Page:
Prove your product at a cheaper price point to gain interest then come in with more premium offerings.
    Why is it so hard to understand this concept!?????
  • I agree, a Snapdragon 7c or "8c" (pared down version of the 8cx Gen 3) would make a lot of sense in the Go, rather than insisting on those Pentiums - especially now when Samsung did exactly that with the Galaxy Book Go (granted, not a 2-in-1 like the Surface Go but still). For Intel demanding customers, including those who want higher performance in a smaller package - replace the "Surface Go for business" models with a Surface Pro Compact using i3 and i5 Alder Lakes with either 8/128, 16/128, 8/256 and 16/256 configurations. The original Surface Go has been great but Go 3 doesn't feel enticing as an upgrade path. It seems like the next version of One Netbook OneMix would be more interesting (the current OneMix 4 is in the same size range as the Go, is also a 2-in-1 but without detachable keyboard and can be configured with i5 and i7 Tiger Lakes). Microsoft need to step up to an i3 Alder Lake and perhaps offer a 16GB RAM option in the higher end version of the "Go 4" (or Surface Pro Compact if they finally make the Go 4 an ARM device) before it feel worthwhile to upgrade from the original Go.
  • Has Microsoft said what that USB-C port capabilities are? It's a shame this cannot be used with existing docking stations.
  • I have a Surface Go 1 with 64 GB storage. I think I might get the 3 for the holidays. This time I'll get the 128 GB drive, but probably opt for the Gold processor to save some money. Daniel, if you are reading this, when you do a review, please call out the USB-C capabilities. With my current Go, I use the USB-C to connect to two 27" 2K daisy chained DisplayPort monitors (using a USB-C to DisplayPort converter). This works really well. I would fully expect to be able to do this with the Go 3. Also, when doing the benchmarks, please list the Go 1 and 2 specs. Many people may have skipped the Go 2, and feel the Go 3 is time to upgrade. It would be nice to compare Go 3 to Go 1. The Surface Go is the perfect balance of laptop and tablet. Many computers that say they are 2-in-1 really don't make very good tablets. They are simply too heavy and the keyboard is exposed to get scratched up when folded back. The Go, on the other hand, is soooo portable and makes a great tablet. I would have like to see if they could get the Go 3 to under a pound.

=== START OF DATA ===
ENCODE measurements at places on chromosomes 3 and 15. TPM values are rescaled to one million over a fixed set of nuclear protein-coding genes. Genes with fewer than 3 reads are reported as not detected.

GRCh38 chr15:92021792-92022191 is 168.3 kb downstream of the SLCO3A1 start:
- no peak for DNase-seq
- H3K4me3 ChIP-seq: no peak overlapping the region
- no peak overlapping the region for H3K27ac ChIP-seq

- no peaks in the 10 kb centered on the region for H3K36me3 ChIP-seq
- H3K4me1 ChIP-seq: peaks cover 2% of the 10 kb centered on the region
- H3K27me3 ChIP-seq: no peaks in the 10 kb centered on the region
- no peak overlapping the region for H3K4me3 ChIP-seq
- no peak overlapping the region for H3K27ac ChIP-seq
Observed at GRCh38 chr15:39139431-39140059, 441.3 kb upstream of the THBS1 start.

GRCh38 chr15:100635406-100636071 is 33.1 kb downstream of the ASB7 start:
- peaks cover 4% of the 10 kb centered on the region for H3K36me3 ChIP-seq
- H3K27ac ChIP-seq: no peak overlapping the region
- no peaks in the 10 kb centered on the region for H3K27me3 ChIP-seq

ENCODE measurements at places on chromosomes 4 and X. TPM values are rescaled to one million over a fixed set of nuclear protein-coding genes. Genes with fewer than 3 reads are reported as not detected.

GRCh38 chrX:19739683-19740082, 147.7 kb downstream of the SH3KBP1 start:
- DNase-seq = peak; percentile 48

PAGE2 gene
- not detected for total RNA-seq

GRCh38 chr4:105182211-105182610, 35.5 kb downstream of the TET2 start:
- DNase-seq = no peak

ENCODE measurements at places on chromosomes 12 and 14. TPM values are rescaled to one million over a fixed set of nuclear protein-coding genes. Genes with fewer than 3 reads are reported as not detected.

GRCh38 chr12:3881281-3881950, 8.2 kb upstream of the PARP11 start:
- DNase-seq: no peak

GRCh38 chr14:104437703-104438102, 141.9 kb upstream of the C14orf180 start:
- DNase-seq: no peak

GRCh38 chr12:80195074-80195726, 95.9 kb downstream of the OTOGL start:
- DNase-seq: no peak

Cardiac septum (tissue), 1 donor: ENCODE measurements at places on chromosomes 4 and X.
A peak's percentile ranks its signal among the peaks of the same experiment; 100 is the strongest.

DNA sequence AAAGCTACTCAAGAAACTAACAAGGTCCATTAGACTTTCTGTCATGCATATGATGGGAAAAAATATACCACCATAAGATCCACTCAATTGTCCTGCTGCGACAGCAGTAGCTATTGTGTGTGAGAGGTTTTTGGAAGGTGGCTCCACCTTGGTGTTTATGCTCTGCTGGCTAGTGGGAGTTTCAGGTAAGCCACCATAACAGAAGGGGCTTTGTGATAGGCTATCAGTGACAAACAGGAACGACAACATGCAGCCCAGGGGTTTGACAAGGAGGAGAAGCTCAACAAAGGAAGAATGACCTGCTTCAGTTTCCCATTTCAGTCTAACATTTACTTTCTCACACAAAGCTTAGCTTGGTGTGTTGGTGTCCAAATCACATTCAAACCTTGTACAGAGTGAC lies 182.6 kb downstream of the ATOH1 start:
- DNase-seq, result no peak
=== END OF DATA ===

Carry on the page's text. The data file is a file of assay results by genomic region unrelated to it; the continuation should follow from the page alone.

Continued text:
• I'd appreciate this level of detail too. I got a top-spec Go 1 but skipped the 2. I was going to get the top spec 3 as an upgrade, but with some of the chat above I'm not so sure now.
    But waiting for the Go 4 doesn't sound like a great idea either, especially if it will actually be an ARM Go X and presumably then I will have to throw my type cover in the bin
  • I definitely would've bought this if Microsoft had the decency to put a Ryzen APU in it instead of a less efficient, years old tech 14nm Intel CPU. I'm still holding out for the day Microsoft releases an AMD Surface Go. Or even an ARM-based Surface Go.
  • Ryzen would have worked fine. AMD has an upcoming 9W "Dragon Crest" APU that's also being used in the 7" Valve Steam Deck that is smaller than the Surface Go.